'Defrocking' priests: the media keep asking the wrong question
When you ask the wrong question, you're likely to get the wrong answer.
In a story that appeared in hundreds of American newspapers earlier this week, the Associated Press claimed that in 1989, "The future Pope Benedict XVI refused to remove a US priest from the ministry." That opening sentence was completely inaccurate. Then-Cardinal Ratzinger did not refuse to remove the priest in question from active ministry; that question wasn't even in his domain.
A headline that appeared on the AP story-- "Future pope refused defrocking of convicted priest"-- was only slightly better. It is true enough that, under the particular circumstances that arose in the case, Cardinal Ratzinger had refused to laicize a priest. But his refusal had absolutely nothing to do with the topic of the AP story: the future Pontiff's approach to discipline of abusive priests. The AP reporter had asked the wrong question.
Before plunging into the specifics of the case, let me pause to clear up a minor error that occurs quite routinely in secular newspaper reports. The Church may sometimes "laicize" a priest, but the term "defrock" has no meaning in canon law. For reasons best known to themselves, secular editors invariably prefer the inaccurate term. But leave that aside. For practical purposes, when reporters write about "defrocking," they mean "laicizing."
Now in the 1989 case that was cited in the AP story, the bishop of Springfield, Illinois, sought to laicize a priest who had abused children. Cardinal Ratzinger might have been perfectly happy to see that penalty enforced. But he told the bishop that a severe canonical penalty could not be imposed without allowing the priest a canonical trial.
Anyone familiar with the term "due process" should readily grasp the future Pope's point. The Church, like the state, has its own system of justice, its own canonical courts. A priest can be penalized for misconduct, but only after he has been found guilty.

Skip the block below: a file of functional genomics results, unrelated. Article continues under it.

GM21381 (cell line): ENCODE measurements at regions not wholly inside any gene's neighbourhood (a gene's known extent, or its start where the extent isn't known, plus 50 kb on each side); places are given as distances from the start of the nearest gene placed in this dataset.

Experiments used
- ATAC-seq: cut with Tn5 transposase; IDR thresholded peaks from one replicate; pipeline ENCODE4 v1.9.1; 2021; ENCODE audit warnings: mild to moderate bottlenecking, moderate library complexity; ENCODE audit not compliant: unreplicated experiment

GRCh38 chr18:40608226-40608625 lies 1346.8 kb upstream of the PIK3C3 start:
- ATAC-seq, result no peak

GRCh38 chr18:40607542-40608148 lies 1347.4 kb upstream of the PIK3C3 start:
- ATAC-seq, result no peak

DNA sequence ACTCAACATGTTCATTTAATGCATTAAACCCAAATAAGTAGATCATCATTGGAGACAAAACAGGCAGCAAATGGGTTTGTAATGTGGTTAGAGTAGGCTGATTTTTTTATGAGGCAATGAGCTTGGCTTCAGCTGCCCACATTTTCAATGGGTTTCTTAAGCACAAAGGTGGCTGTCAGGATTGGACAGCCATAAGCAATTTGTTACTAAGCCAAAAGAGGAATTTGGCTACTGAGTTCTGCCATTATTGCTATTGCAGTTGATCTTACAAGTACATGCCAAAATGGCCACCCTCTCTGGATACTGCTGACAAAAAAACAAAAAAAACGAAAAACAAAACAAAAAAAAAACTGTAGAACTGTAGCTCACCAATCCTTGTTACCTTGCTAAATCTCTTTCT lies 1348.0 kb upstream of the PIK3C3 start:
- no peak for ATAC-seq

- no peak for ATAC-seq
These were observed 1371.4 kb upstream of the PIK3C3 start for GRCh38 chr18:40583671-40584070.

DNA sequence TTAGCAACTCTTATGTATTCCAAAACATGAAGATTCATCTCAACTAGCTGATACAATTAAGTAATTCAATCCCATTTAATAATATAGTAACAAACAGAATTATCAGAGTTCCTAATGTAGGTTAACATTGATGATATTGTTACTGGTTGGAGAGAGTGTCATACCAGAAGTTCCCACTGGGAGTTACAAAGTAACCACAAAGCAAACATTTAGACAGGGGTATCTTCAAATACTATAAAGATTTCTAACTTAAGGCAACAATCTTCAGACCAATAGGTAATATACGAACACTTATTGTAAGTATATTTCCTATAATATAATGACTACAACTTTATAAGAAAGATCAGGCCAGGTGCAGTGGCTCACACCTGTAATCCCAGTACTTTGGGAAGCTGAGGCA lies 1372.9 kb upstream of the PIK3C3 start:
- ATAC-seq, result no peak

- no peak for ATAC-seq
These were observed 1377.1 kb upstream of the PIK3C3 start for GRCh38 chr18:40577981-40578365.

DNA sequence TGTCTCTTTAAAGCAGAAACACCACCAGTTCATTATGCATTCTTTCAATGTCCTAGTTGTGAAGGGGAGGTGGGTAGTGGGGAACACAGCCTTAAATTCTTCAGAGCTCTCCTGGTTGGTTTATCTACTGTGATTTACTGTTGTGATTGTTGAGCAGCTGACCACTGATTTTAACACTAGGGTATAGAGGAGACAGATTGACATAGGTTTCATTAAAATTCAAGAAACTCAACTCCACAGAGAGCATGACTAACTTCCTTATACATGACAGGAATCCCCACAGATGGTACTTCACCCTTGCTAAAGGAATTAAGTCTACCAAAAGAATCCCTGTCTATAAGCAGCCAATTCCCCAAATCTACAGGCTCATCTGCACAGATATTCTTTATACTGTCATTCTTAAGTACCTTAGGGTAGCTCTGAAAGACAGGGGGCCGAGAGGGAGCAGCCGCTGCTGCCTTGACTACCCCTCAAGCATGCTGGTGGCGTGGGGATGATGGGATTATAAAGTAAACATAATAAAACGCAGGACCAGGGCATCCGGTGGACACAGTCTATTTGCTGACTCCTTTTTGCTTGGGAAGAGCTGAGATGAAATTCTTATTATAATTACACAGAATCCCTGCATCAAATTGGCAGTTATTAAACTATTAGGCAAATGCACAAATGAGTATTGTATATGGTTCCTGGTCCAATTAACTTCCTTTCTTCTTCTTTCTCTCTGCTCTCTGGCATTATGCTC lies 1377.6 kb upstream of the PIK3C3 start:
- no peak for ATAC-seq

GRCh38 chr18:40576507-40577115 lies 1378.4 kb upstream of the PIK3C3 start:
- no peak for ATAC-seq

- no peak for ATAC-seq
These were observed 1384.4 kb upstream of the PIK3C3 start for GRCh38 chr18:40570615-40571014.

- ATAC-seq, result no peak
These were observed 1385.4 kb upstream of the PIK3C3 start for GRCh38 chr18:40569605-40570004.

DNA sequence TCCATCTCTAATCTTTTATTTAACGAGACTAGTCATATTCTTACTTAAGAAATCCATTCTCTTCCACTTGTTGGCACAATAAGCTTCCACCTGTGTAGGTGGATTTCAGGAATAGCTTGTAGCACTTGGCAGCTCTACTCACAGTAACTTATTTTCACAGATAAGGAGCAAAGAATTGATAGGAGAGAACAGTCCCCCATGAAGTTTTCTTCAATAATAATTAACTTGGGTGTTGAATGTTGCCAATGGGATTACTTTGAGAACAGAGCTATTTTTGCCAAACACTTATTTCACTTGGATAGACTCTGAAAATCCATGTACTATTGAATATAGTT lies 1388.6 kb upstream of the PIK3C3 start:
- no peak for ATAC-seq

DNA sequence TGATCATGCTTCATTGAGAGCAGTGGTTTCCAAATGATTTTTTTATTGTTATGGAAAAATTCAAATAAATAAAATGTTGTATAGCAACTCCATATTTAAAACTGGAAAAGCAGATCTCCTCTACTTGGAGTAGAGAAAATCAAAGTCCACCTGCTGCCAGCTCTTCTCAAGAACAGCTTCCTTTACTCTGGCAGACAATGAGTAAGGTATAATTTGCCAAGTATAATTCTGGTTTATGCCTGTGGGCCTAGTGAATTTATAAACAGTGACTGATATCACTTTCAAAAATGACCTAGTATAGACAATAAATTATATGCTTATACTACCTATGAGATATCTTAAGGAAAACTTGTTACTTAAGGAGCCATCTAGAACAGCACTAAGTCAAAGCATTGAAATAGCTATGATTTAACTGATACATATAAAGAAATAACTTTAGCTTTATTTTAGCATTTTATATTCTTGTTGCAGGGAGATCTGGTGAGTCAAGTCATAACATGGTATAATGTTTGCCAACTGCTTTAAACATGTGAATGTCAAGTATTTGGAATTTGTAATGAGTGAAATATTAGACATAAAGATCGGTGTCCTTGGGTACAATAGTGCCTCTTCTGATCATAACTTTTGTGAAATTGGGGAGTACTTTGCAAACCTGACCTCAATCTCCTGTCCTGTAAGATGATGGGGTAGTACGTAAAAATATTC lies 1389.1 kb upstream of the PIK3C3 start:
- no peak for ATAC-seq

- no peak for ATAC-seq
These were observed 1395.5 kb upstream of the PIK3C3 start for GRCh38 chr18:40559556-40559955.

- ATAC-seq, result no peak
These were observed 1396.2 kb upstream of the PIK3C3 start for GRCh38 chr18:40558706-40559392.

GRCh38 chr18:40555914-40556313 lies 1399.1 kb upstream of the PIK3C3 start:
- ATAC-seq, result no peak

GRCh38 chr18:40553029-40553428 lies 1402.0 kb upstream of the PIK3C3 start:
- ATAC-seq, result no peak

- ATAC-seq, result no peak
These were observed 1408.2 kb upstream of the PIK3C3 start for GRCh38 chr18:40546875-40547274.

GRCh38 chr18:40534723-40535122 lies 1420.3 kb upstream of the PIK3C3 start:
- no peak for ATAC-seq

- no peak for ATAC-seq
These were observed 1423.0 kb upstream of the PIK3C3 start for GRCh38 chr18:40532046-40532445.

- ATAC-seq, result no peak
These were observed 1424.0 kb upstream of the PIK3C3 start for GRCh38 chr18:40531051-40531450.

But what should be done with an accused priest before his canonical trial? In the secular system of criminal law, someone who could pose a danger to society may be kept in prison pending his trial. How should the Church protect young people from a predatory priest?
Let me repeat the question, because if reporters were seriously interested in protecting children, rather than attacking the Pope, that is precisely the question they should ask: How should the Church protect young people from a predatory priest?
Ask that question, and immediately you come to a realization: The Church can suspend priests, or laicize priests, or excommunicate priests. But the Church can't jail priests. A priest who is laicized-- or "defrocked," if you prefer-- remains at large. He still might have access to children.
What the Church can do, and should do immediately, is remove abusive priests from active ministry, so that they cannot use their clerical status to lure young men. In the 1989 Springfield case, Bishop Daniel Ryan had both the authority and the duty to pull the accused priest out of active ministry while he pursued the canonical case for laicization.
In many cases, actually, the suspension of an abusive priest might be more effective than laicization, in terms of protecting young people. A bishop cannot put a priest in jail. But he can assign a priest to work in a remote location, under close supervision. He might even tell the priest to live in isolation in a monastery-- although the priest would have the right to appeal such a directive. Once that priest is laicized, the bishop has no more control over him.
Secular newspaper reports on the sex-abuse scandal regularly begin with the assumption that laicization-- "defrocking"-- is the only appropriate response to priestly misconduct. But laicization is not the only way, not the simplest way, not the most effective way to protect young people from an abusive priest. Reporters are coming up with the wrong answers because they keep asking the wrong question.
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